So, first we have a promise of a FTTP network, then we have a change of government and they axe that idea, telling us 640KB ought to be enough for everyone*. Now, we have consternation that private companies are stepping in to roll out their own FTTP networks and thus making the cut-down FTTN offerings of the NBN seem less enticing.
The first thing to point out is that this is the 'free market' at work. This magical mechanism is touted by the coalition as a panacea to any and all ills. If a government service is having problems, privatise it and let the free market sort it out. Right down to basic utilities and infrastructure.
The coalition always claims that privatisation will push prices down so what are they worried about? Or does that only work for power, water, roads, transport, health and student loans,?
The second is that 'cherry picking' is precisely what is happening under the new NBN regime. Only installing high-quality/speed services in areas where it is cheaper to do so is functionally the same as only installing them where it is more lucrative - both are about adding more subscribers for lower outlay.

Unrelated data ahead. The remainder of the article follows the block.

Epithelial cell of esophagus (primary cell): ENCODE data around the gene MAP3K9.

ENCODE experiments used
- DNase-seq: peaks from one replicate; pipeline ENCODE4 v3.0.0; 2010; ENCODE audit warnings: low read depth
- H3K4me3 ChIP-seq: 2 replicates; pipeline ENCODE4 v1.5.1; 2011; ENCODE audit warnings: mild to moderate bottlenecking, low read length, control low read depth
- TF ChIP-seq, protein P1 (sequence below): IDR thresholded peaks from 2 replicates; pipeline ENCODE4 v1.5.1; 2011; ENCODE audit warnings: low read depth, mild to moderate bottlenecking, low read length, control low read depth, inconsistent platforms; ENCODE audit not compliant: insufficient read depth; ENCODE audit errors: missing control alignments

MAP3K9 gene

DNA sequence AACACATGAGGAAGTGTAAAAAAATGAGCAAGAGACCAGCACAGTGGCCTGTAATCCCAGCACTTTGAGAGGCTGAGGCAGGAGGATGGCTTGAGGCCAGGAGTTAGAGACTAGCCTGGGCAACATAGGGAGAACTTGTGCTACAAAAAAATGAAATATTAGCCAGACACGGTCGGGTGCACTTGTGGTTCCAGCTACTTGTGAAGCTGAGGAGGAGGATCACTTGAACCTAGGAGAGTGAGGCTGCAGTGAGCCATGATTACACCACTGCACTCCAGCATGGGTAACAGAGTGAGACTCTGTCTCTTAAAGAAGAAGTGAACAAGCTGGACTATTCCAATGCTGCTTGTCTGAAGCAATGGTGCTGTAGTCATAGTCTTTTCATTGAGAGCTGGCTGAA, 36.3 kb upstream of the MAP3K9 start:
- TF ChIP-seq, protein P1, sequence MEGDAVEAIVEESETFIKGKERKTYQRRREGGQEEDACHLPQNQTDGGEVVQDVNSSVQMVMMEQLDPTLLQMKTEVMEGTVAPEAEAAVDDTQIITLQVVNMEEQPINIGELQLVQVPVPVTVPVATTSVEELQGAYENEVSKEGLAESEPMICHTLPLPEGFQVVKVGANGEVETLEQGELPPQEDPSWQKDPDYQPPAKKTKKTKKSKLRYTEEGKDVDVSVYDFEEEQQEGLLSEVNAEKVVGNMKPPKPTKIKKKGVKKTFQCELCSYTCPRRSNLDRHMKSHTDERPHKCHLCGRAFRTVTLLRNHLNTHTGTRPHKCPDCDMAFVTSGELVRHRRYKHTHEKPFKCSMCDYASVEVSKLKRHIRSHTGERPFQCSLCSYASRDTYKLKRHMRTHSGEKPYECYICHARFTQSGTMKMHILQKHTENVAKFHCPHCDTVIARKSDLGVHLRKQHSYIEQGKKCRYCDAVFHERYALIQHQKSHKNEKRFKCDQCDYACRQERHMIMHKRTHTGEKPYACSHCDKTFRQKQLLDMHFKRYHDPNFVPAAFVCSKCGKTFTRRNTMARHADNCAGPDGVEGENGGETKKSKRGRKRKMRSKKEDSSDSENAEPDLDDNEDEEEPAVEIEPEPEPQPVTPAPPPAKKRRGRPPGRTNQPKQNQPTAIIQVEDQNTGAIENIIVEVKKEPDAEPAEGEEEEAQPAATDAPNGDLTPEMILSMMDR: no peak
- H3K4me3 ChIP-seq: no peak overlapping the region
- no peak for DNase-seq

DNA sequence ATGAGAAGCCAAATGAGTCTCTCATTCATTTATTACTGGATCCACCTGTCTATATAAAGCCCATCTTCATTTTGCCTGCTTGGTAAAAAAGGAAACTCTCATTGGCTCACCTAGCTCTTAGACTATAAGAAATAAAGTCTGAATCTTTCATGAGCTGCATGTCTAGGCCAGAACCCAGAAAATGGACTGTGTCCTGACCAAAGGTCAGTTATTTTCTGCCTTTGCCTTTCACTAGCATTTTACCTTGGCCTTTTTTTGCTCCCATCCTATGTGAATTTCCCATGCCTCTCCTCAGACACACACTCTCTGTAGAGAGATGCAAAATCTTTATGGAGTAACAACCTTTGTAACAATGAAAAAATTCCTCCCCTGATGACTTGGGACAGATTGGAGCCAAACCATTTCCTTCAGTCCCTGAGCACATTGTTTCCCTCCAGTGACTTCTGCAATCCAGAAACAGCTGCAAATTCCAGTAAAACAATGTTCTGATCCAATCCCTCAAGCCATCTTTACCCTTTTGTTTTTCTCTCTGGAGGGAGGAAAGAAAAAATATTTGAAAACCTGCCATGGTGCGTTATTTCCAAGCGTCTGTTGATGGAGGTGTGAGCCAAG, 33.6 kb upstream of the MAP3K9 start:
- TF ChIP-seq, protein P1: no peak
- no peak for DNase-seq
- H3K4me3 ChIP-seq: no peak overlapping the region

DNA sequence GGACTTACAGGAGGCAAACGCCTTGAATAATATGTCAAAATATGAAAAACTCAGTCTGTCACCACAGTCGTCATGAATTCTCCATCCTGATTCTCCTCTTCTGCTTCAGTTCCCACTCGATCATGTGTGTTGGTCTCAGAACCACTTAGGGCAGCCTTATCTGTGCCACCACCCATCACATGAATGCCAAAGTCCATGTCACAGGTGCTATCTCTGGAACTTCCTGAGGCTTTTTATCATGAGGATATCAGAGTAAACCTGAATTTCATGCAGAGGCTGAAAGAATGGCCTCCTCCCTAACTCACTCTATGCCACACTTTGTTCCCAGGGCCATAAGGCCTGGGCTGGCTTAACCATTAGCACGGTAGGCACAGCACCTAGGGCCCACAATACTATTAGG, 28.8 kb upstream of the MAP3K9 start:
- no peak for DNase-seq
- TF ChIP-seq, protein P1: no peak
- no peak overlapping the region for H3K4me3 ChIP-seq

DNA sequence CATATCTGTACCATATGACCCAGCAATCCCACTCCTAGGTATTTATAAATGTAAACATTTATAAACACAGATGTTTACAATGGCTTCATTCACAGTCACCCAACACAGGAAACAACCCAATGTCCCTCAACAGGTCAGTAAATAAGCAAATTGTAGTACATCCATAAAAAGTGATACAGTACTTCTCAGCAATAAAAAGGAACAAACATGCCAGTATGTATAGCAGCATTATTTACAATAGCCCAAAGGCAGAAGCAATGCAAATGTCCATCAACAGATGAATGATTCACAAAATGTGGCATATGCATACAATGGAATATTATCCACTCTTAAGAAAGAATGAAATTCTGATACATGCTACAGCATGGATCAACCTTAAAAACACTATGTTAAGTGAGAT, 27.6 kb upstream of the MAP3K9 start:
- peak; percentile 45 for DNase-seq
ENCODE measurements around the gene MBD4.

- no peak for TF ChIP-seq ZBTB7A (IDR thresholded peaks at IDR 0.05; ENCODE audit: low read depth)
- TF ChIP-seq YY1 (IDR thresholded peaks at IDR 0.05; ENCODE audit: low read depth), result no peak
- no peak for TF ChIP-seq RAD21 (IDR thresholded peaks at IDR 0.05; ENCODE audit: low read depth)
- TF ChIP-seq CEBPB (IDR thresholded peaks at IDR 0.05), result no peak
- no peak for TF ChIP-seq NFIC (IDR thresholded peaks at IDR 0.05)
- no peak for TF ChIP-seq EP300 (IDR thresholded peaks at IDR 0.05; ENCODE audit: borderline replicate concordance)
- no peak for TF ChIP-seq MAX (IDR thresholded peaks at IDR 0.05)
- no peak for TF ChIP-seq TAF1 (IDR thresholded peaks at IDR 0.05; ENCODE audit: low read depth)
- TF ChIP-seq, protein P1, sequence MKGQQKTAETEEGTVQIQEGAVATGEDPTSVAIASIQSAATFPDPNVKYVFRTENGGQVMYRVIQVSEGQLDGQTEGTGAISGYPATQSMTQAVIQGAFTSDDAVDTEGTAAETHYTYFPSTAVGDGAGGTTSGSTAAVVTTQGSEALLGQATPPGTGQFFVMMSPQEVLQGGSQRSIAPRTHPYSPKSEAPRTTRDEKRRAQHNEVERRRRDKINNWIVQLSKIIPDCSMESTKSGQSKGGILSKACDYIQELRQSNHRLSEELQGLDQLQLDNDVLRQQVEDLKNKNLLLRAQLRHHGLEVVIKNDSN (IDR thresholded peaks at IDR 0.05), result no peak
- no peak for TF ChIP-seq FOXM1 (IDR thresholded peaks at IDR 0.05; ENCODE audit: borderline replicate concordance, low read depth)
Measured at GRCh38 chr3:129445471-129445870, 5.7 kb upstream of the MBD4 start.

The last thing would be to ask why the Malcolm & Tony's Broadband extravaganza has anything to fear from these competing offerings. After all, they have asserted that people simply don't need and won't use the bandwidth of a FTTP link so presumably anyone signing up to a third-party service will be grossly over-paying based on what they actually need. Again with the free market, surely those people would gravitate towards the service that best fits their needs, which would of course be the NBN.
* - Doesn't really matter if that was ever said . . ."